13th-20th - a week in Cyprus -my favourite 3 photos are below (blue-cheeked bee-eater, red-throated pipit and ortolan). For a full trip report, with more photos, click here or on the blue-cheeked bee-eater.
30th. I spent a leisurely morning on the Somerset Levels trying to photograph dragonflies and damselflies at Walton Heath. There were huge numbers of them flying. As well as the species shown in photos below, I also saw a banded demoiselle. There were wonderful opportunities for macro photography, against a sonic background of booming bitterns and croaking green frogs. I scarcely had time to lift my binoculars, and the only birds of note included a bittern, a bar-tailed godwit, a cuckoo and a singing garden warbler.
Hairy dragonfly - male. Close up shows the characteristic hairy thorax.
Broad-bellied chaser, recently emerged.
Four-spotted chaser. There were hundreds of these flying.
Some individuals (form praenublia) have extensive black on the wing tips.
Damselflies included large red.
Azure - males identified by the isolated 'U' mark on the first abdominal segment.
Male variable damselfly - first abdominal segment U has black vertical line joining it to black ring below, and antehumeral stripes incomplete.
red-eyed damselfly, male
Butterflies included speckled wood and female orange tip.
The comfrey leaves are covered with scarlet tiger larvae.
and nursery web spiders Pisaura miribalis were abundant.
The green frogs here are interesting - they are commonly described as marsh frogs, but the ones I saw were more similar to edible or even pool frogs. Indeed, an article by Julia Wycherley in British Wildlife (14: 260-269 (2003)) states that edible frogs have been identified at Shapwick Heath.
29th - a dog walk in Burrington Ham produced a singing male tree pipit, and my first swift of the year. I also heard a cuckoo.
28th - Haldon Forest in Devon. It's been a great year for the pearl-bordered fritillaries there, and I saw scores of them. Also saw a siskin and several melanistic fallow deer.
There was quite a lot of mating behaviour going on. There must be considerable sperm competition among males, with receptive females being chased by several male butterflies. The female below has exposed the end of her abdomen prior to mating. In the top photo she attracts the attention of two males. In the bottom one a male approaches the exposed abdominal tip and almost appeared to place its mouth on the tip - perhaps a sperm removal tactic?
27th - Mendips- no sign of any Dartford warblers in one of their former local strongholds, the species has been hit hard by the last two severe winters. Only three stonechats too.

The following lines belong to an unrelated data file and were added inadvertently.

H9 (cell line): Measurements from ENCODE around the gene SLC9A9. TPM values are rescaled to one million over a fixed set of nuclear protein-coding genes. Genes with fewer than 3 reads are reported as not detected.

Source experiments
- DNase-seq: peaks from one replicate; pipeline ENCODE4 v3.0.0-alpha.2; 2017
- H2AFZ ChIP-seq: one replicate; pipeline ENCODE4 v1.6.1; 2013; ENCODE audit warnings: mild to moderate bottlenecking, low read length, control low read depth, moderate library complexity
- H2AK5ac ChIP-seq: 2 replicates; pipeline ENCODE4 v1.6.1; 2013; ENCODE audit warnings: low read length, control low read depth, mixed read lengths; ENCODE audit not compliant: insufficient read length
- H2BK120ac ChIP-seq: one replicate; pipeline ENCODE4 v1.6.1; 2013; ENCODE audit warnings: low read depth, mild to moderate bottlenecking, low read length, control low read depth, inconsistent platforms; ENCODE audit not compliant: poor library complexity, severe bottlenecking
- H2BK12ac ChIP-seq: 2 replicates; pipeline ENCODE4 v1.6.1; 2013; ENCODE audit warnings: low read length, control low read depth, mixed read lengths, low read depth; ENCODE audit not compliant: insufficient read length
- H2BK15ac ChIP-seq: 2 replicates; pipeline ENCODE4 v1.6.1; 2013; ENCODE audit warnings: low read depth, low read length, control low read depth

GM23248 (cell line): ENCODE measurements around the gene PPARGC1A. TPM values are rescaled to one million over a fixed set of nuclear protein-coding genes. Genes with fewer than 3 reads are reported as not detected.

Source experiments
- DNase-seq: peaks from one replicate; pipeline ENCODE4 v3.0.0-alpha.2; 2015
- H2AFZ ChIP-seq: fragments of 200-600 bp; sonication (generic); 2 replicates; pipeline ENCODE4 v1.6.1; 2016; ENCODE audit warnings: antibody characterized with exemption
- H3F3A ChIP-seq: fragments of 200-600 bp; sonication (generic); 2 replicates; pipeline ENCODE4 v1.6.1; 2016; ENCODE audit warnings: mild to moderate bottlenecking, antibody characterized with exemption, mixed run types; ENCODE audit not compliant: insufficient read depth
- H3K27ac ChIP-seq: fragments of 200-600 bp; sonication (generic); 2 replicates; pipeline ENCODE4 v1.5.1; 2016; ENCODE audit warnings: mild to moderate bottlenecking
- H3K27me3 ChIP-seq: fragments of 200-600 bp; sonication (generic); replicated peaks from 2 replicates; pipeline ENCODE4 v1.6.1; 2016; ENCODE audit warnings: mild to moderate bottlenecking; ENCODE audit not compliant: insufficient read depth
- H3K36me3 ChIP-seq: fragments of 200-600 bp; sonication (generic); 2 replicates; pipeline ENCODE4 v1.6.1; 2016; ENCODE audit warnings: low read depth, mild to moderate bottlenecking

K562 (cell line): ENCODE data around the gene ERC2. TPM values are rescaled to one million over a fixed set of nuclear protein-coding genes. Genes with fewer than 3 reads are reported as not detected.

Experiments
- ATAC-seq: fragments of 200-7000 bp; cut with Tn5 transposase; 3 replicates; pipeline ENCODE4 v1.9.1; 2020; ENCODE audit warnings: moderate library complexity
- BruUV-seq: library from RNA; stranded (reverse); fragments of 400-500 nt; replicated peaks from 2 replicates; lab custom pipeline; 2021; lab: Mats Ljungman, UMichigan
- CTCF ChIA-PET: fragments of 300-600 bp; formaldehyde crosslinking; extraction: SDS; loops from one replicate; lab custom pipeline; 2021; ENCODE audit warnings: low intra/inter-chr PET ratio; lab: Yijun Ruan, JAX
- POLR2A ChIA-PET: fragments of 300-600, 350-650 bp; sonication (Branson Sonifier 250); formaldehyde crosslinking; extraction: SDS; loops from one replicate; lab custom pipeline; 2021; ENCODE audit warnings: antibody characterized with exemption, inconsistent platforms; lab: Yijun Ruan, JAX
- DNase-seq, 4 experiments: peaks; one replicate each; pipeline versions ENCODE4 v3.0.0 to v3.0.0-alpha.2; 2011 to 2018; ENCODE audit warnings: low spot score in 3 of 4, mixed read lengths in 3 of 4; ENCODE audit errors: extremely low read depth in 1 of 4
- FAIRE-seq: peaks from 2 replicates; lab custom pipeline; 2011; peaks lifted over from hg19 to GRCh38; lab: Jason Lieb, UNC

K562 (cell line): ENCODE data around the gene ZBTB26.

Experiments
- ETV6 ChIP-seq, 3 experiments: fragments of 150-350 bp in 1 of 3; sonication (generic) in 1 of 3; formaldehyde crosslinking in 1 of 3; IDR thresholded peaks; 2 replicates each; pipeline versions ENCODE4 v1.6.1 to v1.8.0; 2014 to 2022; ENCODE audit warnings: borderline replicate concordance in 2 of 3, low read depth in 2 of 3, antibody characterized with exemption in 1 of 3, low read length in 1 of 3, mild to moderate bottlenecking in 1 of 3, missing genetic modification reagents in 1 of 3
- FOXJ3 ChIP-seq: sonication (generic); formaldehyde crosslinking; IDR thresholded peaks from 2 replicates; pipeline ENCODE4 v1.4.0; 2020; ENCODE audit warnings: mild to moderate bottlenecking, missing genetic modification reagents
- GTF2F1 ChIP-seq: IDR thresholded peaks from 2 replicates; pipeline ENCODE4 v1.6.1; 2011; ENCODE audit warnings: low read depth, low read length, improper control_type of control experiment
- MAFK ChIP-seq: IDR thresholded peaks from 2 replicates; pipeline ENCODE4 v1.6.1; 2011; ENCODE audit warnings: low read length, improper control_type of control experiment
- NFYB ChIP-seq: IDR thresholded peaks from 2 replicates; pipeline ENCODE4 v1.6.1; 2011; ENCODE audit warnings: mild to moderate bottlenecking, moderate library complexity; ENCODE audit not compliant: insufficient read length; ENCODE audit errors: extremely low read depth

26th - a morning on the Somerset Levels - 2 yellow wagtails including one bird with some flava genes (probably a 'channel' wagtail) on Tealham Moor, male garganey at Catcott, 3 bittern and a wheatear at Shapwick. Hairy dragonflies and four-spotted chasers on the wing.
24th - little ringed plover at Barrow Tanks, and I photographed this male orange tip with the Coolpix 5100.
23rd - Chew Valley Lake. The drake ferruginous duck had another tame day, coming within a few metres of the bank at Herriot's Pool. Also present were a first summer little gull, a common tern, a ringed plover, and a sedge warbler.
22nd - Shapwick Heath - lesser yellowlegs (below), 2 ruff, a pink-footed goose, 2 hobby and singing cuckoos heard.
21st - 2 singing whitethroat and a yellowhammer along the cycle track in Flax Bourton.
12th - a nice surprise close to home with a grasshopper warbler reeling along the cycle path between Flax Bourton and Farleigh Green as I cycled to work. It emerged from the brambles and then flew along a hedgerow.
10th - an afternoon trip to Shapwick Heath - a sunning bittern, bar-tailed godwit and a drake green-winged teal were present.
9th - Chew Valley Lake in glorious sunshine - lots of blackcaps about. A greater scaup was on Herriot's Pool. New birds for the year included singing reed warblers, 16 common terns, and a drake garganey on Heron's Green Pool. There was also a female duck that seemed to have some ferruginous genes (prominent white rear) on Herriot's Pool. The photos below are of Chris Sperring's barn owl at the Bird Fair today.
5th - Ed Drewitt found a nice male redstart in Royal Fort Gardens this afternoon, so I made the 100m walk from work to see it at 17.00h.
3rd - highlights at Chew were green sandpiper, oystercatcher, black-tailed godwit, scaup, willow warbler, 3 swallows, 1 house martin, 1000+ sand martins, and 3 Sandwich terns that flew calling towards Herriot's Pool, then flew back towards Heron's Green before disappearing. Two, probably these birds, were seen over Severn Beach arriving from inland not long later.
I spent some time brushing up on my gull identification and ageing. Some first-winter birds (moulting to first summer) - left herring gull, with pale windows on inner primaries, and lesser black-backed gull without these, also with darker wing coverts, mantle and tail band.
At rest - first-winter herring gull (top) and lesser black-backed gull (bottom).
This first-winter lesser black-back (blue AX) was ringed by Peter Rock as a juvenile in Bath on 23 June last summer. It was controlled at Gloucester Landfill Site on 21 January this year. The first four characters of its standard ring ring number - GC48396 - are legible on some photos.
I'm not sure what this one is.
Some second winter birds - herring (left) and lesser black-back (right). The pale panel on the inner primaries is still obvious on the herring gull.
and a jackdaw and a rook.
2nd - a greenshank, an oystercatcher, a green sandpiper and a little egret at Chew. There were also several hundred sand martins and several swallows present.